At first glance, The Oath seems to be a curious title for Jeffrey Toobin’s battlefield account of the current state of constitutional combat in the United States. Toobin opens his book with Greg Craig, President Obama’s first White House counsel, spending his first full day in office fretting
I opened Twilight of the Elites with some skepticism. It's certainly true, as Nation correspondent Chris Hayes argues here, that growing numbers of Americans who've worked hard and played by the rules are deciding that the rules have been rigged. But we're rarely driven to develop such thoughts further, in large part because our income, support networks, cultural tastes, and even self-esteem are so bound up with the juggernaut of casino-finance capitalism...
In 2007, Naomi Wolf warned us that the specter of fascism was haunting America. The radical Right was set to become a homegrown American version of the brownshirts. The free press was withering under a steady stream of disinformation and newspeak. A craven cabal of political elites was bullying the
You would have to look back to the fall of Rome for a spectacle of urban collapse to rival Detroit over the last sixty years. The city’s population, which brushed the two million mark in 1950, is now barely seven hundred thousand and falling. Depopulation and economic decline have created a desolate
Taken out of context, Mohandas Gandhi's famous remark of 1921, that "India lives in her villages," lends itself to multiple interpretations. Gandhi might have meant, as indeed he believed, that the country's bedrock spirit and the traditions to serve it best resided in its rural heartland. He might
IN 1983, ARTIST SOPHIE CALLE found an address book on a Paris street. Before returning it, she photocopied its contents, called the people listed, and asked to interview them about the book’s owner, whom she calls Pierre D. “I will try to discover who he is without ever meeting him,” she writes.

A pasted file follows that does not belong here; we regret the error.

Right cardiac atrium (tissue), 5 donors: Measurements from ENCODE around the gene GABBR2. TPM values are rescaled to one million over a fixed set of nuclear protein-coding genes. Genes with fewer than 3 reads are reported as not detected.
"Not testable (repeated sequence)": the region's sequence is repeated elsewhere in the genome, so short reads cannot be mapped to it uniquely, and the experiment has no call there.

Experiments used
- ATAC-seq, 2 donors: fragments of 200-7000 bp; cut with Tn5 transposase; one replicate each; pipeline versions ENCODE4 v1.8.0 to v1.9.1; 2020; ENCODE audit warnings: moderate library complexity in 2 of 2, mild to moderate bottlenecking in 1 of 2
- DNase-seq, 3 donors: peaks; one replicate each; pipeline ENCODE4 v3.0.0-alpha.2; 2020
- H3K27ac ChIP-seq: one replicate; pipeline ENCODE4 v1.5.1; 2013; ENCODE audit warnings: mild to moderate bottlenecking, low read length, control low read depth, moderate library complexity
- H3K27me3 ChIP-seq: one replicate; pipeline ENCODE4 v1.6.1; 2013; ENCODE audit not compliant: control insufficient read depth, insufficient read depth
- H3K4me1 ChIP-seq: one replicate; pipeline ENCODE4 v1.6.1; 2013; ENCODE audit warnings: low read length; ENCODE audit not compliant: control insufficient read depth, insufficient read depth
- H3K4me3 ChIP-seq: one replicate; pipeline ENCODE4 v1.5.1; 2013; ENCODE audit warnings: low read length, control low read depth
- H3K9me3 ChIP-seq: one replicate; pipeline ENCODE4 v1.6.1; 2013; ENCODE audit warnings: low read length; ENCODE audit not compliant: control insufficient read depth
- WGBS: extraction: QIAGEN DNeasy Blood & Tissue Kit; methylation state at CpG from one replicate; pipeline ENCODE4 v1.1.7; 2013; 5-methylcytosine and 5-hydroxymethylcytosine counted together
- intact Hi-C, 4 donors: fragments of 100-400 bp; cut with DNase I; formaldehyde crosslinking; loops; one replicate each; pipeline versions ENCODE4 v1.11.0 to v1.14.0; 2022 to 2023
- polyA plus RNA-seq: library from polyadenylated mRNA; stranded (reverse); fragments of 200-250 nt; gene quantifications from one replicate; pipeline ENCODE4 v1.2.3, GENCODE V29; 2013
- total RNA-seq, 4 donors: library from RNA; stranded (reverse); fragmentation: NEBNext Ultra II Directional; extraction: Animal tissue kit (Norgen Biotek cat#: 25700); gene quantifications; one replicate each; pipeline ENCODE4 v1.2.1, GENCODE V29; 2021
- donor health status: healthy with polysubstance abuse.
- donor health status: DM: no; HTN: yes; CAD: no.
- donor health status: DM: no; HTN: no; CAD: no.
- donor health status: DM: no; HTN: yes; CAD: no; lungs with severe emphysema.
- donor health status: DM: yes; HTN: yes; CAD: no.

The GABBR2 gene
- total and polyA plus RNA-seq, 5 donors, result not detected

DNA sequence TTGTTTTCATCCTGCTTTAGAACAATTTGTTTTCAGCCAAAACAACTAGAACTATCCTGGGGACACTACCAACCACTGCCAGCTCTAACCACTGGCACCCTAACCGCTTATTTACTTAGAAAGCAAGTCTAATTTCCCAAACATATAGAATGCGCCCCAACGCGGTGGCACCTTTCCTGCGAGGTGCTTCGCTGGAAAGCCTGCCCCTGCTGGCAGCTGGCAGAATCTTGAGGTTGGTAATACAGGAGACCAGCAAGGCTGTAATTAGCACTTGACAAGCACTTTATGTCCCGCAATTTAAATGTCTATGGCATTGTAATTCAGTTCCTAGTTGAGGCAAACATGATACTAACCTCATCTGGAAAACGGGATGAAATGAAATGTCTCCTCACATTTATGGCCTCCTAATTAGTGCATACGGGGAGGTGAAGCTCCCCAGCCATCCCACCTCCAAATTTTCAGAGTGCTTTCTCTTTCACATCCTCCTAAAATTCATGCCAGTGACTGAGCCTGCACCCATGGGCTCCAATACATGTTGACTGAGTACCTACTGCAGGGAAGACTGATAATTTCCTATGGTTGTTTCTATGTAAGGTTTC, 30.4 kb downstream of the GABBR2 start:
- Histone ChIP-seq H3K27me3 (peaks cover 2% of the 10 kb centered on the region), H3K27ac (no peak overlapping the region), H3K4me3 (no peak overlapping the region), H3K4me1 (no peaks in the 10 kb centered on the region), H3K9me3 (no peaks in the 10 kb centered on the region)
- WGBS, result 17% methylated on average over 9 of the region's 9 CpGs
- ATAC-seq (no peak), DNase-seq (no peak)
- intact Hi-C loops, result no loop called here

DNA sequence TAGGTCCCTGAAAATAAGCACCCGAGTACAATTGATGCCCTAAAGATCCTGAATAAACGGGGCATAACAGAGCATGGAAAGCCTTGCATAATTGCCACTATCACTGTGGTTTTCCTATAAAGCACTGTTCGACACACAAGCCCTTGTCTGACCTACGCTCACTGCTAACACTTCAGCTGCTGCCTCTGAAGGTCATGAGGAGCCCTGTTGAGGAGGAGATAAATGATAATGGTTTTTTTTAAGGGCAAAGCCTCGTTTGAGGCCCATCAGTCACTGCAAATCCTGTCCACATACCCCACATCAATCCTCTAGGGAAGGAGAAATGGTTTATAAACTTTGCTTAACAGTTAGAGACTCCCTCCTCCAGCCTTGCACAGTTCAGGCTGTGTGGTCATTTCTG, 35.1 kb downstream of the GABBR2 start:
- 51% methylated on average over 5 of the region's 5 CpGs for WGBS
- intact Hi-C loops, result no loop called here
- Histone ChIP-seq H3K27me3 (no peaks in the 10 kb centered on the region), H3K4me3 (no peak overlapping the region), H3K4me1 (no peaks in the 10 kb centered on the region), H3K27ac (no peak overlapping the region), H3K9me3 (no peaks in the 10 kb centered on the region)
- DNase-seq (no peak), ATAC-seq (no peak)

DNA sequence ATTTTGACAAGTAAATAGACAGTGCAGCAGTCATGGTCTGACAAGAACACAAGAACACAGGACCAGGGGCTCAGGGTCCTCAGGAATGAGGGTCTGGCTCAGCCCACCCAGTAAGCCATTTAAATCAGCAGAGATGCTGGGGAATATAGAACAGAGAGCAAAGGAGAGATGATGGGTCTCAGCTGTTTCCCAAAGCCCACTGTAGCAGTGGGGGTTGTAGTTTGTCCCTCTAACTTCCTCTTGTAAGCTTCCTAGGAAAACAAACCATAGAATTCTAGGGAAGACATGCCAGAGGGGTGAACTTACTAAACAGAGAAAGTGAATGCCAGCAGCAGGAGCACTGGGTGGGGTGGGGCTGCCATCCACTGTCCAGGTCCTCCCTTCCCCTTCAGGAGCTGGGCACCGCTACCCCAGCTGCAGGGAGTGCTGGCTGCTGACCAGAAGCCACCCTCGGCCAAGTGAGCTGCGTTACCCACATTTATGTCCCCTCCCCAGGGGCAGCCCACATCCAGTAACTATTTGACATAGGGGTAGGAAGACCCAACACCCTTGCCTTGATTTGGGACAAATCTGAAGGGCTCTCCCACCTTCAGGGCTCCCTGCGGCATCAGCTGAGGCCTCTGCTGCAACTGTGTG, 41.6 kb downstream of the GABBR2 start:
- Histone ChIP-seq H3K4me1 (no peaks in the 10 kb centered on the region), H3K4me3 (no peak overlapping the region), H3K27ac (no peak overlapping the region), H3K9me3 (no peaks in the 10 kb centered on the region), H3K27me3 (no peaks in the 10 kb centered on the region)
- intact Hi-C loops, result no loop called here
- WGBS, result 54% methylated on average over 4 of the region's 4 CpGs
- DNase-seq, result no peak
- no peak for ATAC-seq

Singer and guitarist Chuck Brown invented go-go music in mid-’70s Washington, DC; it was an infectious blend of funk, Latin rhythms, and audience call-and-response that became the sound of African-American DC for decades. By the time of Brown’s death in May at age seventy-five, he had become the
IF YOU DRIVE ACROSS the US or even anywhere outside the I-95 corridor, you discover that country music dominates the airwaves. New Mexico, Maine, or Montana—regardless of region, the radio twangs in tones redolent of Butcher Hollow, Kentucky. Country music is without a doubt this country’s music.
In January of 1965, FBI agents closing in on mobster Joseph “Joe Bananas” Bonanno discovered that the hellion son of an FBI informant code-named T-10 was raising hell alongside Bonanno’s own teenage son. Agents looked to exploit the two boys’ relationship to help break the case—until, that is, J.
The title promises the definitive lowdown. Between these covers, it implies, you will find everything you’ll ever need to know about the dynamics of collaboration, the craft of stage performance and studio recording, the nitty-gritty of the music industry. But you’ll also learn about how music affects